55. Mt. Rainier Liberty Ridge
  56. Mt. Rainier Summit
  57. Mt. Rainier Glacier Basin
  58. Mt. Rainier Steamboat Prow
  59. Mt. Saint Helens
  60. Mt. Snoqualmie To Summit
  61. Mt. Ross to Davis Peak Traverse
  62. Mt. Shuksan
  63. Mt. Stuart
  64. Mt. Stuart Sherpa Glacier
  65. Mt. Terror
  66. Mt. Triumph
  67. Olympic National Park Klahane Ridge
  68. Paradise to Camp Muir
  69. Peak 7828 To Summit
  70. Ptarmigan Traverse
  71. Pyramid Peak
  72. Red Mountain
  73. Reflection Lakes To Castle Peak
  74. Reflection Lakes To Pinnacle Peak
  75. Rock-Howard-Mastiff Mountain Traverse
  76. Rock Mountain Summit
  77. Ruby Mountain
  78. Sahale Arm
  79. Sarvant Glaciers
  80. Silver Basin Upper Slopes ( to ridgeline or summit of Silver King )
  81. Silver Star Mountain
  82. Sinister Peak
  83. Skidgravel Peak
  84. Slot Couloir
  85. Sylvester Lake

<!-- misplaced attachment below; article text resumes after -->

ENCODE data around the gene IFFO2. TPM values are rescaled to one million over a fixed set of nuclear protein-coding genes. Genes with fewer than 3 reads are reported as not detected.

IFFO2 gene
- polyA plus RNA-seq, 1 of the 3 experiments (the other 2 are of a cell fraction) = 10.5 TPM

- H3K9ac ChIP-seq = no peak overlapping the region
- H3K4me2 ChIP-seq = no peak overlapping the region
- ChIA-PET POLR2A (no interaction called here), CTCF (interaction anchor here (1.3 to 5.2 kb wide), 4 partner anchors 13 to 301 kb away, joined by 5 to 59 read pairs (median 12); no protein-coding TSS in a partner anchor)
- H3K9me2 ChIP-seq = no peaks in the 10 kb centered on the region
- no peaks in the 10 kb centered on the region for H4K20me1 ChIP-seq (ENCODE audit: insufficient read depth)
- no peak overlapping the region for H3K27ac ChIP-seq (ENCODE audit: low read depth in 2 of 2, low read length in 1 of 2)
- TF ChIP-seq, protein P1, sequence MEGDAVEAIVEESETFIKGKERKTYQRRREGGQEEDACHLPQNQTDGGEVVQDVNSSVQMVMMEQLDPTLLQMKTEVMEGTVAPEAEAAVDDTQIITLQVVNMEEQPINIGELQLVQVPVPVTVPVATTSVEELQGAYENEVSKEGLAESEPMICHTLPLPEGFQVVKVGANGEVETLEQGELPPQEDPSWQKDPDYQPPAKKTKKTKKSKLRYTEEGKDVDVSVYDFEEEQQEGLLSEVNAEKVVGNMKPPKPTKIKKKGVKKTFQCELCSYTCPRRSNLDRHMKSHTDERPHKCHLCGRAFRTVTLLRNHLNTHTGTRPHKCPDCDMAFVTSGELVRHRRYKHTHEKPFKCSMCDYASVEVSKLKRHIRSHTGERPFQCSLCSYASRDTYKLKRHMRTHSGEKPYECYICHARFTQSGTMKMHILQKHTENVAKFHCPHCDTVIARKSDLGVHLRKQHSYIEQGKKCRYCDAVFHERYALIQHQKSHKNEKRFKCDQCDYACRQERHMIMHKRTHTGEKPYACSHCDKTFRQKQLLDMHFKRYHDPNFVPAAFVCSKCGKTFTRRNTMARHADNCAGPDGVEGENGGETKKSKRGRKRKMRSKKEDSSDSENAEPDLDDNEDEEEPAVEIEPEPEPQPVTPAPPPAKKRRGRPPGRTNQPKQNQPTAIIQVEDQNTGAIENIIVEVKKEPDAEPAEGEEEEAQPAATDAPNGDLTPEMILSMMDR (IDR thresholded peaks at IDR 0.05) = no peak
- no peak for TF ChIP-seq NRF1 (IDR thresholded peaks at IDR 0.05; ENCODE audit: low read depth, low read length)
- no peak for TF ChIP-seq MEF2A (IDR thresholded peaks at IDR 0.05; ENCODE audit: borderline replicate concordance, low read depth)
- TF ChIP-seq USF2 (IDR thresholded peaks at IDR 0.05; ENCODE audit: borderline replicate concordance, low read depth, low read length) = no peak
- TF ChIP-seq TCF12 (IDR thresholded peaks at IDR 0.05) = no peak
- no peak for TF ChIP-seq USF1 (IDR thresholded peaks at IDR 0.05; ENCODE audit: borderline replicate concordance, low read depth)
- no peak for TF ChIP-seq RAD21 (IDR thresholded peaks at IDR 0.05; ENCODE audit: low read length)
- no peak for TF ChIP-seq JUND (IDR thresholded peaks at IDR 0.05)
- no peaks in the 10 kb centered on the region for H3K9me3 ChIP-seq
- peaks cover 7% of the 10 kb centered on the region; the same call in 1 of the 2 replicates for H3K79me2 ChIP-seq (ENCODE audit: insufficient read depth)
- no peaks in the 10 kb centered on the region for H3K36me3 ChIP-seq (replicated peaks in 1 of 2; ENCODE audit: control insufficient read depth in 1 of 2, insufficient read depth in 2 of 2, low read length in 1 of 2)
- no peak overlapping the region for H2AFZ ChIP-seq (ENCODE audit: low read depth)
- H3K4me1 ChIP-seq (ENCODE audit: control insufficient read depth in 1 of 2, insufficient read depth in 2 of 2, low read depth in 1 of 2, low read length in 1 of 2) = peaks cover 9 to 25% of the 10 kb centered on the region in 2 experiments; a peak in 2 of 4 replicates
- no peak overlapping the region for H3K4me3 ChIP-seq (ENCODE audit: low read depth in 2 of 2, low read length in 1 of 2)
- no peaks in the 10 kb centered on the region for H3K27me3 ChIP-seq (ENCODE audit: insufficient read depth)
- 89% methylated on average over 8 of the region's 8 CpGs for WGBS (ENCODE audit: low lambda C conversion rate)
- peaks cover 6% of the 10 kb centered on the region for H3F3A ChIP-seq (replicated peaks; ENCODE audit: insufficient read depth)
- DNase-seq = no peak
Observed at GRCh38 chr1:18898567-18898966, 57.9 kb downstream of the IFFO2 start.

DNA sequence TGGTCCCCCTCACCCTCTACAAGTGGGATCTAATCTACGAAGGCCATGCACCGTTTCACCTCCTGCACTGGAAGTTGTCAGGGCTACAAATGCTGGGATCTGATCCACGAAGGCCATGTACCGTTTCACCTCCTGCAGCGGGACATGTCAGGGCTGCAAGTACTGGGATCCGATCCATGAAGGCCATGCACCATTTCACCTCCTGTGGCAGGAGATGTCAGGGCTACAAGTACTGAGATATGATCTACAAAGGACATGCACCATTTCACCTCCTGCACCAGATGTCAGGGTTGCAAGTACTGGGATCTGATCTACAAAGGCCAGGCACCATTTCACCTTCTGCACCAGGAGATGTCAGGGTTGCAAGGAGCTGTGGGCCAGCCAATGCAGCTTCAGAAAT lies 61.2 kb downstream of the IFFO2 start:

86. Tatoosh Range Traverse
  87. Table Mountain
  88. Three Fingers Mountain
  89. Tower Mountain Northeast Couloir
  90. Unicorn Peak
  91. Union Creek
  92. Van Trump Park
  93. Vesper Peak
  94. Wedge Mountain, ( Any Travel On East Face )
  95. Whitehorse Mountain

Tuesday, February 25, 2014

Flashlights & Explosions

I don't know what more to ask for, I was given just one wish—Royksopp

I have been writing about avalanches for five years now, and I've done a respectable amount of professional work, all pro bono. Part of that work involves reviewing accident reports for publication, some of it involves avalanche education curriculum, and I do a bit of work involving computer analysis of various things. Every now and again I answer a question from a friend or relative of someone who was killed or injured in an avalanche.